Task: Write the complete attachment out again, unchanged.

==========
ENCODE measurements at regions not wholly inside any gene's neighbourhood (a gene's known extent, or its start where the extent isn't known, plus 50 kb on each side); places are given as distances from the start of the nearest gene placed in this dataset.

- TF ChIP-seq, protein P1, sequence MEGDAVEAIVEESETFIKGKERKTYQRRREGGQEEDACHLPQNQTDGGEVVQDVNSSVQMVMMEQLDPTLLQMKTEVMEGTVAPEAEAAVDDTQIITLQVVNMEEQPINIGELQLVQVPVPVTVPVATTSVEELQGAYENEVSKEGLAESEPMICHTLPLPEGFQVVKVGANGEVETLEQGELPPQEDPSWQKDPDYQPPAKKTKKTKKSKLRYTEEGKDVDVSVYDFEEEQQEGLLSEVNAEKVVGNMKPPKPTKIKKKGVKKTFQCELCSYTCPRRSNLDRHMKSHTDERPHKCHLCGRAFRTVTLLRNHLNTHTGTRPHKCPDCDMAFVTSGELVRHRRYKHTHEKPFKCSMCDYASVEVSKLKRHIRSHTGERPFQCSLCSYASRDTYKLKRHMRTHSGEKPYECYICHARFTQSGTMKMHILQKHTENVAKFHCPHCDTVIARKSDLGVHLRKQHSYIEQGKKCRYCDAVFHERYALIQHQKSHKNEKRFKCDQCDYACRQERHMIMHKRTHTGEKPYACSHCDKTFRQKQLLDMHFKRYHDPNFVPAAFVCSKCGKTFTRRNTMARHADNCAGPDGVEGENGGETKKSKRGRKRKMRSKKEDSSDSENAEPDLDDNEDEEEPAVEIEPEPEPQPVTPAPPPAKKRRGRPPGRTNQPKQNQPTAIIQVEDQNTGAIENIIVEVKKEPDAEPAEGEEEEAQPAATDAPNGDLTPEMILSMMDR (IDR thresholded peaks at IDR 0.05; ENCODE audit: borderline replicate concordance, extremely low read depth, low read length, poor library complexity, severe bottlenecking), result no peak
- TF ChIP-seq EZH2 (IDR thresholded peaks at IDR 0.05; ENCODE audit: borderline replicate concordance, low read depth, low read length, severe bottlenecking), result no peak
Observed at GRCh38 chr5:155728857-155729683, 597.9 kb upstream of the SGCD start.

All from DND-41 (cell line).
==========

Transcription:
ENCODE measurements at regions not wholly inside any gene's neighbourhood (a gene's known extent, or its start where the extent isn't known, plus 50 kb on each side); places are given as distances from the start of the nearest gene placed in this dataset.

- TF ChIP-seq, protein P1, sequence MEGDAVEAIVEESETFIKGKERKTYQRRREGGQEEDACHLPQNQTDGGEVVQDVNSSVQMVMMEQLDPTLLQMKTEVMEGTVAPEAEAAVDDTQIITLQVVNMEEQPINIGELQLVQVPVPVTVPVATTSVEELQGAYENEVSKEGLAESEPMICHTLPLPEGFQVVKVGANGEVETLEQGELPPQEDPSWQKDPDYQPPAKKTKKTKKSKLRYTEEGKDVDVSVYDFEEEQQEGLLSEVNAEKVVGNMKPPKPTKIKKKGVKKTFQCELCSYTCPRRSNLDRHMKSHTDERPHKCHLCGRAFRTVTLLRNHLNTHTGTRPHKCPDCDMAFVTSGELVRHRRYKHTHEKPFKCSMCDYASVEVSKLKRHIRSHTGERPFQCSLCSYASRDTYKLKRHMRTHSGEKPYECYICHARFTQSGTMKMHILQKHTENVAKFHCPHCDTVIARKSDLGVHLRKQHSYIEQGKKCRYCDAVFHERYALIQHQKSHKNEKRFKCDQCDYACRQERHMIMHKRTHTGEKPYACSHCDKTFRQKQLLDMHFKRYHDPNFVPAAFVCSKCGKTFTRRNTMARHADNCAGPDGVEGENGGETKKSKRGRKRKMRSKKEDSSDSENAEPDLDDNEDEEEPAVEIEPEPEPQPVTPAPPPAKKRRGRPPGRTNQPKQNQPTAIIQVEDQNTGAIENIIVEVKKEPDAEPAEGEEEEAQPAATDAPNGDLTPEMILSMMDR (IDR thresholded peaks at IDR 0.05; ENCODE audit: borderline replicate concordance, extremely low read depth, low read length, poor library complexity, severe bottlenecking), result no peak
- TF ChIP-seq EZH2 (IDR thresholded peaks at IDR 0.05; ENCODE audit: borderline replicate concordance, low read depth, low read length, severe bottlenecking), result no peak
Observed at GRCh38 chr5:155728857-155729683, 597.9 kb upstream of the SGCD start.

All from DND-41 (cell line).